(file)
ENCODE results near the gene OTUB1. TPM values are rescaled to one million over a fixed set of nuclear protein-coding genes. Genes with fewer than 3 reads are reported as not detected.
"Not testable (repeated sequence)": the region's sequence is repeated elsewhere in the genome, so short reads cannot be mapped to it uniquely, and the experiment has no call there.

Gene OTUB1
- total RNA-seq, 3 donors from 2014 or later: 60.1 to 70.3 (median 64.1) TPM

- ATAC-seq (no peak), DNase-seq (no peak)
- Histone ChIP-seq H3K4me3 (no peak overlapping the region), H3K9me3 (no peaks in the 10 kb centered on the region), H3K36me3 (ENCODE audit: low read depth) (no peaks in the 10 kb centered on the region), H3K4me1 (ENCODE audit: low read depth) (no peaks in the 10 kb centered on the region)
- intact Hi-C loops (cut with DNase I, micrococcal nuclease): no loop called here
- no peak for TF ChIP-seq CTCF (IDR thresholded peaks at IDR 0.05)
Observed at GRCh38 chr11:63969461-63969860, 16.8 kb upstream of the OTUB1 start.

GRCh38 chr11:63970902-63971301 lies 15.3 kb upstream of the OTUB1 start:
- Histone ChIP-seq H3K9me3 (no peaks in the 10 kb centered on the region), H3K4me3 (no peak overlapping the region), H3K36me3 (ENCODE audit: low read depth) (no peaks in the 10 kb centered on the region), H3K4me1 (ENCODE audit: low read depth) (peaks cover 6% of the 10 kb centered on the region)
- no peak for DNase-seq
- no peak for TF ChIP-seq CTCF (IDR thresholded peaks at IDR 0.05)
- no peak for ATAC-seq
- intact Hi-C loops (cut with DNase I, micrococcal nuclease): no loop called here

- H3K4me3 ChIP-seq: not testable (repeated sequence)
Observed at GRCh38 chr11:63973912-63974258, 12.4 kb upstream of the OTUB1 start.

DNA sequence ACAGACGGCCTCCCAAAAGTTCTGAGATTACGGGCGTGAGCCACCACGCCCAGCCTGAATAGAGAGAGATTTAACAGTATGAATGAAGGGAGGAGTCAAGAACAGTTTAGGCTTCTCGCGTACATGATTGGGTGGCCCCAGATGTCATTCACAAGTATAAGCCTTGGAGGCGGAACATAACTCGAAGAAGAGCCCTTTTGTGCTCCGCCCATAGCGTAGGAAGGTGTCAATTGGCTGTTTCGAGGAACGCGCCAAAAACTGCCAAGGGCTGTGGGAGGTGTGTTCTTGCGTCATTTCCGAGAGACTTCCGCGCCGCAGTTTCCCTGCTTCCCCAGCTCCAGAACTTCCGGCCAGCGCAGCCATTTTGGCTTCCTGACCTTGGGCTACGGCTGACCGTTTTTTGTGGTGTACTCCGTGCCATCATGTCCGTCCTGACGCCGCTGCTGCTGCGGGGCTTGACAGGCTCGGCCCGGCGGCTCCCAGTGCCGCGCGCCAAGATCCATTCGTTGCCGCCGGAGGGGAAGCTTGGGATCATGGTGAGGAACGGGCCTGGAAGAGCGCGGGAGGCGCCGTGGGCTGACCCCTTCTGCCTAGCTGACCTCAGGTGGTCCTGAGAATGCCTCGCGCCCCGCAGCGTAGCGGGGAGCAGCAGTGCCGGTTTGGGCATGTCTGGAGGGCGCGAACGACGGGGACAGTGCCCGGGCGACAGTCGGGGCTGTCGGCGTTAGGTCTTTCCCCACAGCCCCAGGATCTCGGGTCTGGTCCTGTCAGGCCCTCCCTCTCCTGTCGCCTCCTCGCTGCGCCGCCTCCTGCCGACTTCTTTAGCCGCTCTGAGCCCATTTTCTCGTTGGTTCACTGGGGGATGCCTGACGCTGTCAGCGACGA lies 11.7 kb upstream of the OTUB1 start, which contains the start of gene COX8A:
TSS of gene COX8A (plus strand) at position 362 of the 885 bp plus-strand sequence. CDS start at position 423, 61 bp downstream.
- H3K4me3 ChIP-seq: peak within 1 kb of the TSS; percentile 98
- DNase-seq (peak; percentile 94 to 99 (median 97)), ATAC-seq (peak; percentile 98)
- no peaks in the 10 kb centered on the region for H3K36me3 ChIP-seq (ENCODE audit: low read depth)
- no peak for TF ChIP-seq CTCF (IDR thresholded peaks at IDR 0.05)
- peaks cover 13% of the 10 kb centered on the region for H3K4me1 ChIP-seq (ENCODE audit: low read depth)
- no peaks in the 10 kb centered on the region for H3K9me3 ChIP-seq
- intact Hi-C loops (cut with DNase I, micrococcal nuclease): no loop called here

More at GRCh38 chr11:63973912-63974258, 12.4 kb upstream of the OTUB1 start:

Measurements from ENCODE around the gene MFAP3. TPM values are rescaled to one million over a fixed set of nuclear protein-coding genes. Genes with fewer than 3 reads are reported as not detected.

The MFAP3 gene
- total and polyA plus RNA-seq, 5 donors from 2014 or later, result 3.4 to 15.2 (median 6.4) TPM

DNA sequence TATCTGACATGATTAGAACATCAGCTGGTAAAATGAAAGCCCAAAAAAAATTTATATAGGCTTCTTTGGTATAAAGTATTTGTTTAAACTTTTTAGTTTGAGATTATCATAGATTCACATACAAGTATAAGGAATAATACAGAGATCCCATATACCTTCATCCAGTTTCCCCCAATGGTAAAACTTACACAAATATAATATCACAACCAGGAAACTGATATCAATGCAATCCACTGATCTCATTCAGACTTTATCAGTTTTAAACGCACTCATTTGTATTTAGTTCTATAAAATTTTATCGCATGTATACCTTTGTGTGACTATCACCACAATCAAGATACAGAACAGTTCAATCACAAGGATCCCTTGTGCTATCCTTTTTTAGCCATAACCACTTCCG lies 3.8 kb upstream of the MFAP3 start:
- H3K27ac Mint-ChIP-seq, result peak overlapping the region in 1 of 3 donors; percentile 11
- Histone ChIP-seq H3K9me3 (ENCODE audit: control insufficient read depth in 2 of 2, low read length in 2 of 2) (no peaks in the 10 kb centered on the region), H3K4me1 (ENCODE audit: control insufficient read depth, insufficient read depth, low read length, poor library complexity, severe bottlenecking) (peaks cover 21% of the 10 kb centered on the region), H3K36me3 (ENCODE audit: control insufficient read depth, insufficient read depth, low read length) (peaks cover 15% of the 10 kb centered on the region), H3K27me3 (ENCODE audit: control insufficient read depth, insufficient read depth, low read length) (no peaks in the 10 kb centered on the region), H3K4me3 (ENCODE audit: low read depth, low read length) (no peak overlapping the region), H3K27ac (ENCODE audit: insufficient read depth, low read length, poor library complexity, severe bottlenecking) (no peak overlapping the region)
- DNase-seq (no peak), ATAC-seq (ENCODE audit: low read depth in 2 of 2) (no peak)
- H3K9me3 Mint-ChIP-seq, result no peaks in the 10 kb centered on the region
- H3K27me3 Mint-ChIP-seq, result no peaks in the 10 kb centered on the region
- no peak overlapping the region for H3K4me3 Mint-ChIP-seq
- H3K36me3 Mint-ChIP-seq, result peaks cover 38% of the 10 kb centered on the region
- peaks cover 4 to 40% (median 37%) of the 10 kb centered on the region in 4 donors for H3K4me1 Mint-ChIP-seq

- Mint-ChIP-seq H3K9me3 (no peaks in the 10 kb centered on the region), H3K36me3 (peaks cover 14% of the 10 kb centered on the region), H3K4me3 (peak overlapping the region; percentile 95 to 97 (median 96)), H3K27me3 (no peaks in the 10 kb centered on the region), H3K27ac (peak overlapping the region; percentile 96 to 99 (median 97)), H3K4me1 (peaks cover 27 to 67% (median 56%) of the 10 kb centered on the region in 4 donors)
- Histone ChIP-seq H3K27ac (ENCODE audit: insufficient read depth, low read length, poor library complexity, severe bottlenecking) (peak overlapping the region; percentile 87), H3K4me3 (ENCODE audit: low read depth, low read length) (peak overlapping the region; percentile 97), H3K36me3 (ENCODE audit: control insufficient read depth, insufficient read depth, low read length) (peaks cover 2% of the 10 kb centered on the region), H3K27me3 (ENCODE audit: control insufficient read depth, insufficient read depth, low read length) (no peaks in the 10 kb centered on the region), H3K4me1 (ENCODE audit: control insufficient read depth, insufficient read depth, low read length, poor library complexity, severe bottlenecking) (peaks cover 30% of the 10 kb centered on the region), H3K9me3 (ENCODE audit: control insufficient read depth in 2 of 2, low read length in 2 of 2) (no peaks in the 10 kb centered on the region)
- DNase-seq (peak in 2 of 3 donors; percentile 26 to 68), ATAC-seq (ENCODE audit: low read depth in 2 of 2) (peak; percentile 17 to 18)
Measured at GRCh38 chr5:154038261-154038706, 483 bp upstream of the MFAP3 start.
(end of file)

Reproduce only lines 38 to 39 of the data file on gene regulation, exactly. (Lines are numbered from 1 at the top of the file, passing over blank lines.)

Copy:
- H3K36me3 Mint-ChIP-seq, result peaks cover 38% of the 10 kb centered on the region
- peaks cover 4 to 40% (median 37%) of the 10 kb centered on the region in 4 donors for H3K4me1 Mint-ChIP-seq